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Monday, March 26, 2012

The Hunger Games (Release Date: 3-23-2012)

        Hundreds of years in the future, the United States has fallen. The nation was ripped apart through civil war, but has since been resurrected as a new country, named Panem. The Capitol of Panem is a shamefully wealthy place, residents sinking their funds into gaudy fashion and rampant excess. The twelve surrounding districts whom the big wigs of the Capitol govern are not so lucky. Not only are the regions lower on the socio-economic scale, ranging from mildly well-off to dirt poor, they're also subject to one nasty annual tradition. Each year, one boy and one girl from each district is randomly selected to participate in the Hunger Games, a nationally televised gladiator event wherein 24 youths enter an arena, and only one is allowed to leave. The rest meet their end at the hands of their peers.

        These are the trappings of Suzanne Collins' mega-selling Young Adult novel The Hunger Games, a property that was essentially a financial slam dunk the second that it was announced. Lionsgate, a mid-major studio who has never had anything even close to this big on their hands, could have easily phoned this one in and still broken Box Office records, but, god bless them, they didn't. Not even close. The Hunger Games film is riveting, pulsing with blockbuster electricity and enormity that are usually regulated to the summer months of movie release date calendar. It wants to be big and important, and it is.

        Much of this comes down to the excellent handling of the production, starting off with the film's impeccable casting. Anyone who's read the novel knows that the intrigue of The Hunger Games owes as much to Katniss Everdeen, the strong, surly female who relays the tale through first-person, as it does to its dystopian set-up. Casting Katniss was a make or break for this movie, and I'm proud to announce that the studio's choice, youthful indie veteran Jennifer Lawrence, is a resounding triumph. Few actresses Lawrence's age have such a sense of gravitas, such an ability to visually communicate inner strength without over-doing it. She's also physically up to snuff, and while her voluptuous person might come at contrast to her age (16) and malnourished upbringing, there's a power to her body that makes her wholly believable as the warrior that Katniss is meant to be. Everyone surrounding her is similarly great, but the movie is all about Lawrence, who was the new kid on the block a mere 2 years ago, nabbing her first Oscar nomination for the gritty, unrelenting Winter's Bone. The Hunger Games will/has made her an enormous star overnight, and she deserves every last bit of it.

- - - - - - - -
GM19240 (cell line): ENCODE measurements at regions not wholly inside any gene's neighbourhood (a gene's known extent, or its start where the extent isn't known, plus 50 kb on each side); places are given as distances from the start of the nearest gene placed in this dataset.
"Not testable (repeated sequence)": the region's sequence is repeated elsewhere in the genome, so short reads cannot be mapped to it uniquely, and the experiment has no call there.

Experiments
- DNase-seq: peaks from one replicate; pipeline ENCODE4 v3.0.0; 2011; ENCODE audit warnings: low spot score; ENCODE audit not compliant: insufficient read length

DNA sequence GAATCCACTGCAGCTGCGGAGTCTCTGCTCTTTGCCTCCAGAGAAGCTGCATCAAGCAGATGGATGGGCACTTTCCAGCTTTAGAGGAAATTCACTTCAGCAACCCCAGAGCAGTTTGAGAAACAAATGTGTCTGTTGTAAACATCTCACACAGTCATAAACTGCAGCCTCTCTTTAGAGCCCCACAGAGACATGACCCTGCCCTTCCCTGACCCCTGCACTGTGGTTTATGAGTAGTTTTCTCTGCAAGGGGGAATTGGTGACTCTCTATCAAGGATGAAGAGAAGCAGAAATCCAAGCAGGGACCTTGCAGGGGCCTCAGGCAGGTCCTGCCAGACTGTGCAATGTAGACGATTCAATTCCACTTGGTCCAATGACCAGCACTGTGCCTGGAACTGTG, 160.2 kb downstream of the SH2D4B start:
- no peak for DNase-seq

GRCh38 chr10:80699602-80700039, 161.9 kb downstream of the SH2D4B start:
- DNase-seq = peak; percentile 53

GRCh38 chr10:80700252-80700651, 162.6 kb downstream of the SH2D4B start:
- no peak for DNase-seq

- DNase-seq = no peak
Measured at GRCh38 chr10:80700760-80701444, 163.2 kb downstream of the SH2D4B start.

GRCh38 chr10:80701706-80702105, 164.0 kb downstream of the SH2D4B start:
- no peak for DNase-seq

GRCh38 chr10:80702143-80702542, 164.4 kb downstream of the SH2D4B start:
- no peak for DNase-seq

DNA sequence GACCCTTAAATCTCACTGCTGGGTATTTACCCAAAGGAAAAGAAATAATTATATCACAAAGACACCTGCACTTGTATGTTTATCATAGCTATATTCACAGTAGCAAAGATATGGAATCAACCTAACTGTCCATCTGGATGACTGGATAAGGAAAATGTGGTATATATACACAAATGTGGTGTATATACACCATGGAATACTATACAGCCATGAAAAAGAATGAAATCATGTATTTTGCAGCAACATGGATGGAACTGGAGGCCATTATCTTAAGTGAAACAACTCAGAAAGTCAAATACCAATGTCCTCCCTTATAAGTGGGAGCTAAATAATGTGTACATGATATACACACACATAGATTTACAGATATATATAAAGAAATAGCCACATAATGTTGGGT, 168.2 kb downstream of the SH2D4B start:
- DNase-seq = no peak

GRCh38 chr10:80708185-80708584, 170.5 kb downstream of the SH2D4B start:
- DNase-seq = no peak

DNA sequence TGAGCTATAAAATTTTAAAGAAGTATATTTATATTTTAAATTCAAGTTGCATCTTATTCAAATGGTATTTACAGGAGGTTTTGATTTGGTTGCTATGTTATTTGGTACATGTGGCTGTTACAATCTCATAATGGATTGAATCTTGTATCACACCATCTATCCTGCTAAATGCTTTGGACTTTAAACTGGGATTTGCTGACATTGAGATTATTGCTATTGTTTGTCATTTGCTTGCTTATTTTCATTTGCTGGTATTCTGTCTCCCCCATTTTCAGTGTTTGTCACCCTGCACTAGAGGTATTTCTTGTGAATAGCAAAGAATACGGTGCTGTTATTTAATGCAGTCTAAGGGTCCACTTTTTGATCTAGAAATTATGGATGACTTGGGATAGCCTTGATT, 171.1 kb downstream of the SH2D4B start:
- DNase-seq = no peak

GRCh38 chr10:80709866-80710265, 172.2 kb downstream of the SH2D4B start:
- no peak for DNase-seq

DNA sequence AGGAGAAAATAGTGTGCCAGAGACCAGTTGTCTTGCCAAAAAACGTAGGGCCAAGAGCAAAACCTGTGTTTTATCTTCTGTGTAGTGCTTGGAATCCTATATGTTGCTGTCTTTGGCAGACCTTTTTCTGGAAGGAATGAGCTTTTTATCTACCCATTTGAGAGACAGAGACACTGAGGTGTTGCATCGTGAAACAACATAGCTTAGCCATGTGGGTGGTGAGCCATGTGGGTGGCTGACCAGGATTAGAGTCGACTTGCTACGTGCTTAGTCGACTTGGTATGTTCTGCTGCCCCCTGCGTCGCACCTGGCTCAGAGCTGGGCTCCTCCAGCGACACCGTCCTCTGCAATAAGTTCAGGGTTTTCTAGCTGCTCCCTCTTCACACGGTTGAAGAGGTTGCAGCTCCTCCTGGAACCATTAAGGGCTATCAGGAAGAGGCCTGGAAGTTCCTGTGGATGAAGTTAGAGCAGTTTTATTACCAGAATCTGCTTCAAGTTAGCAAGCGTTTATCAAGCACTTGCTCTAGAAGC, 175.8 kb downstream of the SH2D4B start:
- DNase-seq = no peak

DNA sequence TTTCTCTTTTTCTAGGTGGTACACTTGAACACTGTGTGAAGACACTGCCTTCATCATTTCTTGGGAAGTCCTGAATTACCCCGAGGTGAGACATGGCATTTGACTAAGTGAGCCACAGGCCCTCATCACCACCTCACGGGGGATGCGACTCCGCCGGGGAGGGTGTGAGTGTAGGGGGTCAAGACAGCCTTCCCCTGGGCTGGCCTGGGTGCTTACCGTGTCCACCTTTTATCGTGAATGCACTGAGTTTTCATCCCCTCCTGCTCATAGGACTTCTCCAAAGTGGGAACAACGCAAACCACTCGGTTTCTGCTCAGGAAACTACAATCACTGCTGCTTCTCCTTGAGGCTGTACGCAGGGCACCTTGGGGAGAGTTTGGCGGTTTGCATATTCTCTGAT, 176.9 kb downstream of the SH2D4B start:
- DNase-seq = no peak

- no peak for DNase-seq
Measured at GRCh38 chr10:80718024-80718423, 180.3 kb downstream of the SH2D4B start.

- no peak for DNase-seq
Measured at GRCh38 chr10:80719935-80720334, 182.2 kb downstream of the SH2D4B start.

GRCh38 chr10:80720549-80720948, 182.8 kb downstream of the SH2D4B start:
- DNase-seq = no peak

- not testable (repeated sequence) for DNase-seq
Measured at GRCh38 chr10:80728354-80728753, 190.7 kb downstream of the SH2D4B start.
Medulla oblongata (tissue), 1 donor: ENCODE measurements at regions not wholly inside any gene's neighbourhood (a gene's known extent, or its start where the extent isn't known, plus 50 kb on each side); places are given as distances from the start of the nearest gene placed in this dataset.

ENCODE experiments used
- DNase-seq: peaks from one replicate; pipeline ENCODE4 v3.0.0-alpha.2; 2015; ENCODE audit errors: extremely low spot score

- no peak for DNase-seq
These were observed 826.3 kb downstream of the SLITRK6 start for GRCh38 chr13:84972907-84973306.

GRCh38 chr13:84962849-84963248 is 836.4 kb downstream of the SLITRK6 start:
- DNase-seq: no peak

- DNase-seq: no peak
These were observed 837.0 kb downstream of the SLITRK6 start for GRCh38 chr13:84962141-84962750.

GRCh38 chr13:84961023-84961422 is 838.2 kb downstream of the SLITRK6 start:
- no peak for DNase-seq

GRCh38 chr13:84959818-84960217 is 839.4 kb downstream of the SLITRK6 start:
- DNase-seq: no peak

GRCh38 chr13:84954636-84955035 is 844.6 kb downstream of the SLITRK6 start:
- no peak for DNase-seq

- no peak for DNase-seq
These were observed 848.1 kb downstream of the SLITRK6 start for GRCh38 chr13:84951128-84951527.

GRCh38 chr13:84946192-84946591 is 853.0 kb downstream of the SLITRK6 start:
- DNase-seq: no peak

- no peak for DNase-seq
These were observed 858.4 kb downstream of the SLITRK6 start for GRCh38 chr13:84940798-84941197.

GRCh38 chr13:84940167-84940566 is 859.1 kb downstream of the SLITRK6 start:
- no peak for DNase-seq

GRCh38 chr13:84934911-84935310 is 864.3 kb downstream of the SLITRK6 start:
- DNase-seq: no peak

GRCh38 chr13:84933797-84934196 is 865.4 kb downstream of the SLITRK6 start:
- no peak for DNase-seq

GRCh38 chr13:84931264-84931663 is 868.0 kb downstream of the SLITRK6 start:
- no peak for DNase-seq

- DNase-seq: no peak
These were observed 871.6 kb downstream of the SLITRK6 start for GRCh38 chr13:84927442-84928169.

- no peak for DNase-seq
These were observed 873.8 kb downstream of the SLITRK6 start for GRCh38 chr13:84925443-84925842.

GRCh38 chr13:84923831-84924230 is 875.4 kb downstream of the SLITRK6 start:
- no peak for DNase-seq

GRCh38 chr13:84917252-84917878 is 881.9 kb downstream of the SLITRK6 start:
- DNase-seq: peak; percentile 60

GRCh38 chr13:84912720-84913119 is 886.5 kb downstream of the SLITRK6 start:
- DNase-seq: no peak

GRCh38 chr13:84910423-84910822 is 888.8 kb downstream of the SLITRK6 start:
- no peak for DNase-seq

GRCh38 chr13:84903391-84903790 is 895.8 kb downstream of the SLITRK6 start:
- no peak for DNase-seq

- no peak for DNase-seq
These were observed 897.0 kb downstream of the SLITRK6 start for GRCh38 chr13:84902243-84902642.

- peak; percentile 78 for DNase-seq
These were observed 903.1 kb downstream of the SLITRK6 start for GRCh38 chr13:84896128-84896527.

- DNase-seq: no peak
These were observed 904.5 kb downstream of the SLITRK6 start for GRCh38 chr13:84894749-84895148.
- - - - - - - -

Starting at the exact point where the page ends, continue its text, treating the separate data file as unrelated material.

The Hunger Games possess inextricable links to two other pieces of art, to which it will be compared to from here on out into eternity. The first, of course, is the source novel. The second is the entire Twilight series, but we'll get to that in a minute. Many obsessed, detail-oriented fans will complain about this omission or that one, but I'm here to take a divisive stance: I think that The Hunger Games works better on screen than on page. Where the novel is entirely seen through Katniss' eyes, doling out endless inner-monologue, much involving a tacked-on feeling love triangle as she fights for her life, the film uses an objective eye. This allows the movie to capture the proceedings on a much grander scale, all the valor and violence expansive and serious-minded. The book, in the opinion of this writer, occasionally presented its dire story in a frivolous manner. The film makes no such mistake.

        As a mind-blowingly popular Young Adult novel with hints of fantasy, observed through the eyes of a young female with two hulky, doting boys in tow, The Hunger Games almost begs to be compared to Twilight. Admittedly, I have not read Stephanie Meyer's vampire series, but a movie-to-movie comparison between the two is simply no contest. The Hunger Games is a straight-faced affair, dealing with heavy themes without skimping on the adrenaline, working wonders of size with its relatively modest 78 million dollar price tag. The original Twilight movie featured lines like, 'Hold on, Spider Monkey,' and its cheap aesthetic might prompt one to wonder how much of its 37 million dollar budget was lost to couch cushions. The later Twilight entries, Breaking Dawn withstanding, have been decidedly less laughable, but there's truly no justifying the comparison. Twilight is a wish-fulfillment romance with auxiliary elements pasted on its edges. The Hunger Games, much like its strong-willed heroine, hardly has time for love at all. It's too busy fighting for its life, working its tail off to be a towering, enveloping entertainment, as opposed to just a successful one. Hats off to Hollywood: 2012 finally has its first real winner.

Grade: A-

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